The Formula 4 Central European Zone championship is looking to double its grid size for 2024 and make a long-sought for trip to Oschersleben.
Launched last year as a series for second-generation F4 cars but also open to first-generation machines, ACCR F4 ended up being classified as a trophy rather than a series due to being absorbed into other single-seater series and also becoming dependant on Gen1 entries.
This year it relaunched as ACCR Czech Formula, and was renamed F4 CEZ once formal FIA certification came after round two. Despite the teething troubles, F4 CEZ has made a solid but low-profile start in 2023, gaining plaudits from competitors.
“On average we’ve had eight cars,” F4 CEZ’s promoter Josek Krenek told Formula Scout. “But what is positive is that I know that there are already five or six more cars on order, so I can imagine that next year we would have 14 to 18 cars, which I think is absolutely sufficient for our second season.”
“We are very happy with the championship,” Jenzer Motorsport boss Andreas Jenzer enthused. “It’s very well-organised; a fantastic little championship which really deserves to have its chance. I am really sure that it has its place in Europe.”
Having migrated from the defunct ADAC F4 series, Sauter Engineering+Design’s Stephan Sauter praised the “excellent calendar with great circuits; it is a diverse, international field, which makes it exciting”. He added “it’s amazing that there aren’t more teams here”.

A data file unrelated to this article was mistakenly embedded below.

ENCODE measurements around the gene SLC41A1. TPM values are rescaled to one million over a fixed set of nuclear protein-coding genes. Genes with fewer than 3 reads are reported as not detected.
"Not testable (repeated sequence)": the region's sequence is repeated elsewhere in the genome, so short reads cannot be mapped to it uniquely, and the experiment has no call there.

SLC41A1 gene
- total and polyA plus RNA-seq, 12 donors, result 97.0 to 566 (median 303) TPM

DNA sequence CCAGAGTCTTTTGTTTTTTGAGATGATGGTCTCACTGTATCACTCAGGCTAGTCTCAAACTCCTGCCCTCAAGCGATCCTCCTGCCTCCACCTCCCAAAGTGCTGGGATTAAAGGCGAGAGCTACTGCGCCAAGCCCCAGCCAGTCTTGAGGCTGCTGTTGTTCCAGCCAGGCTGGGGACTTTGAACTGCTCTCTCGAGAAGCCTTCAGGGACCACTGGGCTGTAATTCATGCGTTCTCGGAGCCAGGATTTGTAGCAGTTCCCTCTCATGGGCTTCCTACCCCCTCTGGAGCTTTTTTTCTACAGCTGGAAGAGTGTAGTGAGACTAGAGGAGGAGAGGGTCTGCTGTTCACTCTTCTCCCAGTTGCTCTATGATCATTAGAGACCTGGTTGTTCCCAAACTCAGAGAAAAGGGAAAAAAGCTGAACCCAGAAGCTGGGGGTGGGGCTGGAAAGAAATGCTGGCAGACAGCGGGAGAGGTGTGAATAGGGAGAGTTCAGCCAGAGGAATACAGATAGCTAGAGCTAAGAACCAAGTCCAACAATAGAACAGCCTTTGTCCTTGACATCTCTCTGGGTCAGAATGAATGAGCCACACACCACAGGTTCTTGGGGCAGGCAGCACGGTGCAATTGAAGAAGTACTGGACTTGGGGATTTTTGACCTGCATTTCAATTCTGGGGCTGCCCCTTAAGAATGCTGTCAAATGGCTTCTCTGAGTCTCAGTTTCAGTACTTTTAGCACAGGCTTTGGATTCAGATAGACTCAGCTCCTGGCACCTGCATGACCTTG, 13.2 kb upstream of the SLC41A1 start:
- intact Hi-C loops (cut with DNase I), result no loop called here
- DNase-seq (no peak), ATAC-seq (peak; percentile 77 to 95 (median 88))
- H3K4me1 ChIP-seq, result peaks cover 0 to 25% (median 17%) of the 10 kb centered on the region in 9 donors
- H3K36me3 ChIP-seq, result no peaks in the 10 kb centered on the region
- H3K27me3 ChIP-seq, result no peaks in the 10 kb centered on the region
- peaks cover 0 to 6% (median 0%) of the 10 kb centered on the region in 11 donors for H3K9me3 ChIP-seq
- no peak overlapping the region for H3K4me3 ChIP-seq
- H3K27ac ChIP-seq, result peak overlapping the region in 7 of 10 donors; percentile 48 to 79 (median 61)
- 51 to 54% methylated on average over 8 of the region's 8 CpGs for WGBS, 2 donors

Despite dropping out after three rounds, Renauer Motorsport has recently tested drivers ahead of a planned 2024 return. Team owner Sepp Renauer is convinced a field of 15 to 20 cars is realistic, “at least judging by the number of phone calls I’ve had asking me whether I want to sell my cars!”. He reckons “it will be easier to find drivers for ” than before.
Delayed deliveries of Gen2 chassis last year inevitably caused complications for teams. As Renauer jokes: “I had two drivers but no cars. Then we got the cars and my drivers were gone!”
As costs have ballooned elsewhere in F4, Krenek is determined to keep budgets below €100,000, which teams appreciate. Although Jenzer and PHM have swept the wins so far, nobody wants to see any team become too big or dominant.
“We are happy about everybody that comes,” Krenek said, but stressed the need to develop teams and drivers from the region rather than becoming “a testing opportunity for larger, richer teams”.
Inevitably larger teams have benefitted in both directions, but the presence of technicians from engine supplier Autotecnica recently at Most helped smaller teams access the most up-to-date engine management software.
A draft six-round calendar is already in place for 2024, although a few venues are awaiting confirmation.
The Oschersleben season opener is dependent on approval from the German federation (with this year’s planned round there falling foul of a change in the FIA Sporting Code prohibiting zonal championships from racing outside their region), and the Hungaroring’s place is in doubt due to planned paddock reconstruction work. Hungary’s new Balaton Park circuit should feature.